Groendahl on Tue, 16 Jan 96 21:14 MET

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CIS as carrier


>What is Compuserve -- a provider of access or a 
>provider of content? The courts have ruled that Prodigy (not much 
>different than Compuserve) is a privder of content. This means that they 
>are essentially a publisher. And as a publisher, they can say whatever 
>they like -- but also have the right to censor anything they like as well.

Since your claim that Compuserve acts as a publisher rather than a 
carrier appeared in another mailing before, I take the opportunity to 
jump in here.

You are right in quoting the Prodigy case (Stratton Oakmont et al. v. 
Prodigy, available at EFF's Website) as an example for an online service 
sued as content provider. But your notion of Prodigy being "not much 
different than Compuserve" is wrong.

Indeed, Compuserve was acquitted of defamation in the Cubby v. Compuserve 
case (available at five years 
ago. The alleged defamation had taken place in Compuserve's Journalism 
Forum, but Compuserve successfully argued that it acted as an "electronic 
library" not liable for the content in its Forums.

In 1995, in the Prodigy case, the jury argued that

>The key distinction between CompuServe and PRODIGY is two fold. First, 
>PRODIGY held itself out to the public and its members as controlling the 
>content of its computer bulletin boards.  Second, PRODIGY implemented this 
>control through its automatic software screening program, and the 
>guidelines which Board Leaders are required to enforce. By actively 
>utilizing technology and manpower to delete notes from its computer 
>bulletin boards on the basis of offensiveness and "bad taste", for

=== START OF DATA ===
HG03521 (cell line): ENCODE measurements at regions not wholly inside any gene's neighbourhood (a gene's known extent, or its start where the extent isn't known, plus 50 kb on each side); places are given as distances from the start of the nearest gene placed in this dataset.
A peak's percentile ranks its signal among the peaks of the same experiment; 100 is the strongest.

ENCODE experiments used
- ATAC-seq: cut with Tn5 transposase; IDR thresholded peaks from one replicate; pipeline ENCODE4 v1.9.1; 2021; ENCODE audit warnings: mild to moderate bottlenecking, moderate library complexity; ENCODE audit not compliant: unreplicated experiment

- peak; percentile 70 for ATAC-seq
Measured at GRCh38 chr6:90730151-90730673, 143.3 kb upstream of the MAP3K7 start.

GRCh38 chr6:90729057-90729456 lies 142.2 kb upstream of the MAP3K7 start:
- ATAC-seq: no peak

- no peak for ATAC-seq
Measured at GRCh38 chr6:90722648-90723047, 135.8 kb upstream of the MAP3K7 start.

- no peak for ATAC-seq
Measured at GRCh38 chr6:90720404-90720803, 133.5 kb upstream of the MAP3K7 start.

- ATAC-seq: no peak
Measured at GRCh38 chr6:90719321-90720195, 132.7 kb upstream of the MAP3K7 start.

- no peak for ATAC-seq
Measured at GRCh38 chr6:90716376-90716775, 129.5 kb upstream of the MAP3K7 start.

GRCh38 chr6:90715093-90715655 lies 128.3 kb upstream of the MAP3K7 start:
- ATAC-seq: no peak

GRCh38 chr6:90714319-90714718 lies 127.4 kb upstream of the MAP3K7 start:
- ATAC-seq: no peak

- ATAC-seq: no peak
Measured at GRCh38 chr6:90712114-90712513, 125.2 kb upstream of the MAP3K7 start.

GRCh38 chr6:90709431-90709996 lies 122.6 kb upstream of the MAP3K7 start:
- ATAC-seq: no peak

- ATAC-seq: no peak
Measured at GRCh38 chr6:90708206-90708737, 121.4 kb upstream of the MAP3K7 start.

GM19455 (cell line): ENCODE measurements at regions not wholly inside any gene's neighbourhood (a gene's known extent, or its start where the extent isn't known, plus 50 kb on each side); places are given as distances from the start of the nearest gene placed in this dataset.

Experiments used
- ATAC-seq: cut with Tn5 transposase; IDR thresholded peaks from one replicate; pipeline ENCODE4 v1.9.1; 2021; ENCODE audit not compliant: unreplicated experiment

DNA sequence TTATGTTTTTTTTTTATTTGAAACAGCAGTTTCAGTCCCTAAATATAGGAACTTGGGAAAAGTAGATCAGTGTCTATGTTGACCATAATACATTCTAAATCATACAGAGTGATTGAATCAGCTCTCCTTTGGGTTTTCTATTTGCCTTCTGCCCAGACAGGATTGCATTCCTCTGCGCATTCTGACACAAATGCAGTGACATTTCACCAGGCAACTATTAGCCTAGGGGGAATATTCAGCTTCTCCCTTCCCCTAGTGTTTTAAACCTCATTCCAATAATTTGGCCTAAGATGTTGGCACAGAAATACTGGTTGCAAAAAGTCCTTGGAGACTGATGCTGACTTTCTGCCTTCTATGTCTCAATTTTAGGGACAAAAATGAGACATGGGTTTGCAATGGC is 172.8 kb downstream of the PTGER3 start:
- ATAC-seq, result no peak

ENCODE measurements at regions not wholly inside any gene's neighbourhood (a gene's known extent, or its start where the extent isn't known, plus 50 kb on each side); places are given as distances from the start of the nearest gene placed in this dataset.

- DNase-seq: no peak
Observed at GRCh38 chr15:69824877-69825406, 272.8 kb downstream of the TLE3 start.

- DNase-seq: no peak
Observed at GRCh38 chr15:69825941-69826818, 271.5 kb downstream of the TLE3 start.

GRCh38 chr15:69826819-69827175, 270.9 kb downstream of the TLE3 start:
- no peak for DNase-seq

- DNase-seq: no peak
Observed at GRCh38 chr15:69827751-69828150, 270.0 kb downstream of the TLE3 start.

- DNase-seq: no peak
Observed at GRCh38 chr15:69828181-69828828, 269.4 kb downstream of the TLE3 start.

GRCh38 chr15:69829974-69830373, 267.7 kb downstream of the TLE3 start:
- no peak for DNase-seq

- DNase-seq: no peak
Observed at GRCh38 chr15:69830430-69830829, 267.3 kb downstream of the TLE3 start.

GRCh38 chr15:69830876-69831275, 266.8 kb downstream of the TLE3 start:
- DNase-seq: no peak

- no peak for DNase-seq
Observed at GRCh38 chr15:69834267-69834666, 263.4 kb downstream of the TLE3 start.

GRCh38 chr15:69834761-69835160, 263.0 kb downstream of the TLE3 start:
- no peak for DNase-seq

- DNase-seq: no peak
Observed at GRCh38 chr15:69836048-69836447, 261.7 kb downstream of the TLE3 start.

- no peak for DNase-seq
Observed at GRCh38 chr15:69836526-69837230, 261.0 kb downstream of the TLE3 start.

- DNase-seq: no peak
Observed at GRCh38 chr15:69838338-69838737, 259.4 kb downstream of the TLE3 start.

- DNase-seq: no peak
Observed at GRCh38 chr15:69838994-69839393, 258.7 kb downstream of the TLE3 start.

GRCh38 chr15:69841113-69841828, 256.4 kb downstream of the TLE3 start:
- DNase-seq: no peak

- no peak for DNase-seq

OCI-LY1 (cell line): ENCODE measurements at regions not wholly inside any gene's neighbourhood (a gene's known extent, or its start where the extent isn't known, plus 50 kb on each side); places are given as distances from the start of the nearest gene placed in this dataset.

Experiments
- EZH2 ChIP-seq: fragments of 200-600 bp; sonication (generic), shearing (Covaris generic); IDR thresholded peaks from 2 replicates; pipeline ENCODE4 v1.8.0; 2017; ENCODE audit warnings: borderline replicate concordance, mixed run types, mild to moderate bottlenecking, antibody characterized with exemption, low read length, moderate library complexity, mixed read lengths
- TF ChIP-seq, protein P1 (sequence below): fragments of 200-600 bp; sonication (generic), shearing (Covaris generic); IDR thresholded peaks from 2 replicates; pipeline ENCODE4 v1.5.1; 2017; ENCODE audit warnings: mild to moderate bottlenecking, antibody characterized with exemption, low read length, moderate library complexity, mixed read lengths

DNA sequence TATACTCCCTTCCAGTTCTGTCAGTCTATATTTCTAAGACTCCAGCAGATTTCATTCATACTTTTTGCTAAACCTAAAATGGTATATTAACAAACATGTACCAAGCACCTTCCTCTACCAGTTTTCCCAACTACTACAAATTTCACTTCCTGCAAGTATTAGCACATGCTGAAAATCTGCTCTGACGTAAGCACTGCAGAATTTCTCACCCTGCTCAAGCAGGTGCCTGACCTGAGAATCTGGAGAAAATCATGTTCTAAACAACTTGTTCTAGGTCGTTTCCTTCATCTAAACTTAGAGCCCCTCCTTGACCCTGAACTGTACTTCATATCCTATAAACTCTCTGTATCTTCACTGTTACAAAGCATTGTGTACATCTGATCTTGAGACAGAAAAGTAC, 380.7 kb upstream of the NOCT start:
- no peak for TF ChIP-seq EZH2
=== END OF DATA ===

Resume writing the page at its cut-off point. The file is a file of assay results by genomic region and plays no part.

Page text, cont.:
>example, PRODIGY is clearly making decisions as to content (see, Miami 
>Herald Publishing Co. v Tornillo, supra), and such decisions constitute 
>editiorial control.

An interesting side aspect is an example of Prodigy's editorial control 
provided by Mike Godwin reporting on protests of B'nai B'rith against the 
online service: 

>On one level, the controversy stems from Prodigy's decision to censor 
>messages responding to claims that, among other things, the Holocaust 
>never took place. These messages--which included such statements as 
>"Hitler had some valid points" and that "wherever Jews exercise influence 
>and power, misery, warfare and economic exploitation ... follow"--were the
>sort likely to stir up indignant responses among Jews and non-Jews alike. 
>But some Prodigy members have complained [...] that when they tried to 
>respond to both the overt content of these messages and their implicit 
>anti-Semitism, their responses were rejected by Prodigy's staff of censors.
>The rationale for the censorship? Prodigy has a policy of barring messages 
>directed at other members, but allows messages that condemn a group.

Even in the recent censorship case following the German prosecution 
Compuserve acted consistently. The prosecutors handed them the list of 
some 200 newsgroups to "scrutinize". Compuserve rejected this demand, 
arguing that it would not scrutinize what it just carries (in contrast 
to, say, AOL, which "cleans" the newsgroups).

While one may be sceptical on whether it was necessary for Compuserve to 
ban the newsgroups, it is absolutely clear that once it decided to ban 
them, it did right banning the _entire_ list as long as the prosecutors 
provide another one, or terminate the investigation.


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